Bernie Sanders has promised to stay in the race, even as Hillary Clinton claims the title of presumptive nominee for the Democratic Party.
“Next Tuesday we continue the fight in the last primary in Washington, D.C.,” Sanders said in Santa Monica, California, also saying that he called up Clinton and congratulated her on the victory.
In a statement from the White House, President Obama has agreed to sit down with Sanders, a talk that White House Press Secretary Josh Earnest said will be “to continue their conversation about the significant issues at stake in this election that matter most to America’s working families.”
Sanders has no viable path to the nomination, with Clinton securing a majority of pledged delegates and surpassing the required number of all delegates by a wide margin.
The math is not lost on the Vermont Senator, who said that the he was “pretty good at arithmetic” but that he will “continue to fight for every vote and every delegate that we can get.”
The Sanders campaign also hopes to further influence the Democratic party’s platform going forward:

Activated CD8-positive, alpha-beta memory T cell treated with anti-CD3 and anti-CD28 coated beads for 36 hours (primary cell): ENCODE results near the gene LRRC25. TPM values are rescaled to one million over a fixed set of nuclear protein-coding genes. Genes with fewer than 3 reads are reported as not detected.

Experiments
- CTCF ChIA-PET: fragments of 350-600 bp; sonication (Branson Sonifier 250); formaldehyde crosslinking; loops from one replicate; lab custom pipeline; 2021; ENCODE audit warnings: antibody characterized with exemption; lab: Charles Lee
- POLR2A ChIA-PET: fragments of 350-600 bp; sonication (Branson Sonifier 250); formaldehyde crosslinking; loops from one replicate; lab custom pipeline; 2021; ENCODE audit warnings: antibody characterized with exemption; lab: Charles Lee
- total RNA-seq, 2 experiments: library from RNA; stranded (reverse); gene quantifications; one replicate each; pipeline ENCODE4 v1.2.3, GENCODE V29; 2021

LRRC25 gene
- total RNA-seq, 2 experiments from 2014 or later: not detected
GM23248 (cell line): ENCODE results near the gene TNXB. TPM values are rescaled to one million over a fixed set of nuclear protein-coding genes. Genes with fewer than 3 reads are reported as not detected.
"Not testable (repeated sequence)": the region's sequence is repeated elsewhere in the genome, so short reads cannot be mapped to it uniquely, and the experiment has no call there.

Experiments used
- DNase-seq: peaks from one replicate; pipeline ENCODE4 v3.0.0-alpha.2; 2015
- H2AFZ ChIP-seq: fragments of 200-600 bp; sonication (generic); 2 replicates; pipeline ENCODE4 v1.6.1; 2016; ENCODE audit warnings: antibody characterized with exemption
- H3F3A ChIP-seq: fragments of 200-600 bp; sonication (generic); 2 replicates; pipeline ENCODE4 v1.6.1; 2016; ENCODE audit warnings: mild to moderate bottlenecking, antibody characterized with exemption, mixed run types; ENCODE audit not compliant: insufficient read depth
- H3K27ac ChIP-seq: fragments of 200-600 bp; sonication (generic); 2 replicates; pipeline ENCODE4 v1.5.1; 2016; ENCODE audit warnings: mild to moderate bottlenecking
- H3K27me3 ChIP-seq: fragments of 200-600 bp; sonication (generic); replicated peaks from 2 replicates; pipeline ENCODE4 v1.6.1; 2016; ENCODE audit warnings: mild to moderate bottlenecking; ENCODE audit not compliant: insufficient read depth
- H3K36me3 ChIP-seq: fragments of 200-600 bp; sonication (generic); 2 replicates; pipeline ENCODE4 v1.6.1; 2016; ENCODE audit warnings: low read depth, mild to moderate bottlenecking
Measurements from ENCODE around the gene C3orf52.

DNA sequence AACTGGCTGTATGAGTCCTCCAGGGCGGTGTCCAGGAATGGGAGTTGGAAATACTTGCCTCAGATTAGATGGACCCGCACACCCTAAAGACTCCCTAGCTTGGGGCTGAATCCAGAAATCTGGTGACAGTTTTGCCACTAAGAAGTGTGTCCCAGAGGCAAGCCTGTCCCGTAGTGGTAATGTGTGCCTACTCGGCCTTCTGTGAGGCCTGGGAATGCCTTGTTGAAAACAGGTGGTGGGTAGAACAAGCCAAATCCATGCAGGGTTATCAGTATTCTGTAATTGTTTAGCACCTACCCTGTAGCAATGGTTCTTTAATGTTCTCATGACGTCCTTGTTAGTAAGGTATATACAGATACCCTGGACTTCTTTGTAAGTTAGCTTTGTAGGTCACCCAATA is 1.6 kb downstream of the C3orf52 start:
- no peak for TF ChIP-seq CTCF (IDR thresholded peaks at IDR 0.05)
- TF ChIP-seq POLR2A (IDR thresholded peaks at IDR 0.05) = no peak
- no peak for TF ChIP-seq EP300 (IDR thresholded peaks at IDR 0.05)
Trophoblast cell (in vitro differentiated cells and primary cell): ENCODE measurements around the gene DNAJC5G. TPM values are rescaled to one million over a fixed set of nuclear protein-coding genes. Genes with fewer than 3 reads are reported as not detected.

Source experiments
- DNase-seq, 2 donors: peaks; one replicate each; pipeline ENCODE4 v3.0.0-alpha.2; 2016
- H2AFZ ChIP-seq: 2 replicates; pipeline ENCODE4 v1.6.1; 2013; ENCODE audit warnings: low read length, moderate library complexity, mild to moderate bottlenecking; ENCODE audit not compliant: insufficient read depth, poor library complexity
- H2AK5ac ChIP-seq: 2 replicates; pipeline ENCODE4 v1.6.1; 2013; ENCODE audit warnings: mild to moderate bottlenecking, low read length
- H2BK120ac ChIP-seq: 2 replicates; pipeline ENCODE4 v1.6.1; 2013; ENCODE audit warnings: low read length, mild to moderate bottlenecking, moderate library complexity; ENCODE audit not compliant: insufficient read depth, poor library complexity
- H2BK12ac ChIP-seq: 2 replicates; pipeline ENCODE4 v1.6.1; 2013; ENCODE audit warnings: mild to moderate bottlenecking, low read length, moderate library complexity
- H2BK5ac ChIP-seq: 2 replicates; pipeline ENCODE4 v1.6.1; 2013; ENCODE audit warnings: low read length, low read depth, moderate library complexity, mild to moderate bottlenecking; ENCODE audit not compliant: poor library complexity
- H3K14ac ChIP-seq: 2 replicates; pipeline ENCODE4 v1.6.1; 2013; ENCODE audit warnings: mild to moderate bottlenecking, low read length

“Sen. Sanders has made it clear he wants to have a strong imprint on the platform,” said a Sanders aide, who spoke on the condition of anonymity. “It is one of the achievements of his campaign, which is already clear by the focus and subject matter the drafting committee is taking up.”
There were already critics calling for him to drop out of the race before the June 7th primaries, but now those voices are getting louder and more frequent.
“He should stand down now. That’s my conclusion,” said Sen. Bill Nelson of Florida. “Democrats will come together after the convention, anyway. But it’s an unnecessary diversion at this point.”
“He has an opportunity to take parts of his movement and what he believed in and see it become part of the Democratic Party mainstream. But the only way he can achieve that is by coming together and supporting Secretary Clinton as the nominee,” said Sen. Robert Menendez of New Jersey.
“I’d like to see him to do it as early as possible.”
Some Democrats point to Clinton’s own concession in 2008 as an example of how Sanders could handle his own position, for the good of the party.
“If Bernie claims to be a good Democrat, that’s what he would do,” said Sen. Joe Manchin (D-WV), when asked whether Sanders should concede. “Hillary had to come to the same conclusion eight years ago. So it’s very clear this is how it’s done.”
After losing in California, however, Sanders is making clear that he’s going to stick around until the Democratic convention.
“And then we take our fight for social, economic, racial and environmental justice to Philadelphia,” Sanders said, again promising to bring his movement to the convention floor and potentially dividing the Democratic party.